Gov. Larry Hogan has asked the University System of Maryland Board of Regents to investigate the handling of an adenovirus outbreak on the University of Maryland’s campus that killed freshman Olivia Paregol and left more than 40 students ill ahead of the spring 2019 semester.
In a letter sent to the board on Thursday, Hogan called for the investigation to commence immediately and cover the “events surrounding the outbreak of adenovirus” and the handling of Paregol’s death, specifically.
The Washington Post reported earlier this month that university officials waited 18 days after finding out Nov. 1 the virus was present on the campus to tell students. Officials reportedly considered telling students who had compromised immune systems and those living in Elkton Hall — the dorm that had faced the brunt of a mold outbreak — but decided against it.
Paregol, who lived in Elkton Hall and whose immune system was weakened by medication she took for Crohn’s disease, died from complications of a severe strain of the virus on Nov. 18. Paregol’s father, Ian Paregol, says his daughter’s treatment leading up to her death could have been different if her doctors had known earlier she had been exposed to the virus.
“The Paregol family’s grief has been considerably worsened by the lack of urgency — and lack of transparency — shown by university officials before and after Olivia’s death,” Hogan wrote to the board on Thursday. “There are serious questions about how this happened, and the families who entrust their children to your care deserve your assurance that they will receive answers.”
[Read more: Loh defends UMD’s response to student illnesses after adenovirus report]
In a statement, university spokesperson Katie Lawson wrote that the university “remains committed to transparency,” and reiterated the administration’s response to the outbreak matched the recommendations of medical experts.
“We will continue to be forthcoming and accessible and will work closely with the Board and the Governor’s office to provide information and understanding about our actions and close coordination with State and County health officials, and the [Centers for Disease Control and Prevention],” the statement read. “We continue to think of the Paregol family at this time.”
In his letter, Hogan referenced the death of football player Jordan McNair, who suffered fatal heatstroke at a May team workout. This university was harshly criticized for the treatment it provided McNair during his last practice.
Hogan wrote that he is “deeply concerned” the university learned nothing from McNair’s death.
“It appears that, at just about every turn, leaders withheld information instead of being open and honest with the student body,” Hogan wrote to the board. “The circumstances surrounding the death of Olivia Paregol deserve to be investigated with the same intensity and purposefulness that the Regents devoted to the passing of Mr. McNair.”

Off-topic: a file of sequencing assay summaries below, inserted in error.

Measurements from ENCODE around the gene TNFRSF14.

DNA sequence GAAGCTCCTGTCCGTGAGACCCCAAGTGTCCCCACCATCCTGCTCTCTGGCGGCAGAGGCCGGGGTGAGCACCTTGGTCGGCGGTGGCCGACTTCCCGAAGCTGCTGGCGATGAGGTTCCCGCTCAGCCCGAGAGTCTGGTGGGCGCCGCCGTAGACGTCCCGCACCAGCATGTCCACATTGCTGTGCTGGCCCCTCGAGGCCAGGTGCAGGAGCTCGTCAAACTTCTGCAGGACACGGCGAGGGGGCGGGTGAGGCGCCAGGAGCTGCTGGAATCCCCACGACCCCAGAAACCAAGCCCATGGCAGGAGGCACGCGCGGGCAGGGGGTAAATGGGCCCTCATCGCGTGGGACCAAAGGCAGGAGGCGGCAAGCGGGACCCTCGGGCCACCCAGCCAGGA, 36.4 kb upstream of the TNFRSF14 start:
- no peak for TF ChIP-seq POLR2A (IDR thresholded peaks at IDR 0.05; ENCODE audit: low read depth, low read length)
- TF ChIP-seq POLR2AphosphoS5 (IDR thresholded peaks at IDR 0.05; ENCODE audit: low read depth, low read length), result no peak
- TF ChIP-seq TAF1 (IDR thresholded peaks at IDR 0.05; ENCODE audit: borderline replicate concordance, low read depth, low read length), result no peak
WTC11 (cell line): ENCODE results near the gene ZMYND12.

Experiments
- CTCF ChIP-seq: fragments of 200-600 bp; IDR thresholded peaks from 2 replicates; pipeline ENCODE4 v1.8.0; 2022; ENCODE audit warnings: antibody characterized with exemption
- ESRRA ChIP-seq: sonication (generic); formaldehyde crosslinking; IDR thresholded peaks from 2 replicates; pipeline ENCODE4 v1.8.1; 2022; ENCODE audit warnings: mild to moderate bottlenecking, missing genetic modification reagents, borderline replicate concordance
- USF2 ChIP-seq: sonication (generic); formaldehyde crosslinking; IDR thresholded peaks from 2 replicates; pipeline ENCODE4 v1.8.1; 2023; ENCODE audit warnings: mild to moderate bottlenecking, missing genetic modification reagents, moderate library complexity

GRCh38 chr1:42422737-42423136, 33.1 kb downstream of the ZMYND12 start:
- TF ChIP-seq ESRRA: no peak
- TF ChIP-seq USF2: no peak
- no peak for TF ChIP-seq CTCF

[Read more: Olivia Paregol’s family takes steps to sue UMD for its response to adenovirus, mold]
Last year, the board — which oversees financial and administrative decisions for its 12 member institutions, including this university — oversaw two investigations into McNair’s death.
One investigation found trainers failed to diagnose and treat McNair’s symptoms after he fell ill of heatstroke at a team workout. The second found a lack of oversight from this university’s administration allowed an abusive culture to take root in the football program.
A similar investigation into the handling of communication regarding the spread of adenovirus would “provide the context and facts needed to move forward,” Hogan wrote. He urged the board to “take swift action” if any officials are found to have been negligent and asked that the findings of the review be made public.
University officials have defended their response to the outbreak. University Health Center director David McBride told the Post that the university’s response followed CDC guidelines, which university President Wallace Loh reasserted in a campuswide email May 16.
“Once the presence of a specific, serious strain of adenovirus — called adenovirus 7 — was confirmed by the CDC on November 19, the Maryland Department of Health authorized communicating this update to campus,” Loh wrote. “The University Health Center communicated this update to campus within 24 hours.”
Ian Paregol told The Diamondback he welcomed Hogan’s call for an investigation.
“We are very thankful for Governor Hogan’s involvement,” Ian Paregol said. “We’re hopeful that it’ll be a truly independent investigation — not just one that’s orchestrated by the Board of Regents, but one that’ll have some truly independent analysis.”
On May 20, the Paregol family filed a notice of claim under the Maryland Tort Claims Act, the precursor to a lawsuit against the university. He said Thursday he is awaiting a response from the university to decide whether or not to proceed with the claim.
“We’re doing this for the families and for the students,” Paregol said. “We see it as that the leadership of this university has demonstrated a reckless pattern of a lack of concern for the safety of students and the staff.”
This story will be updated.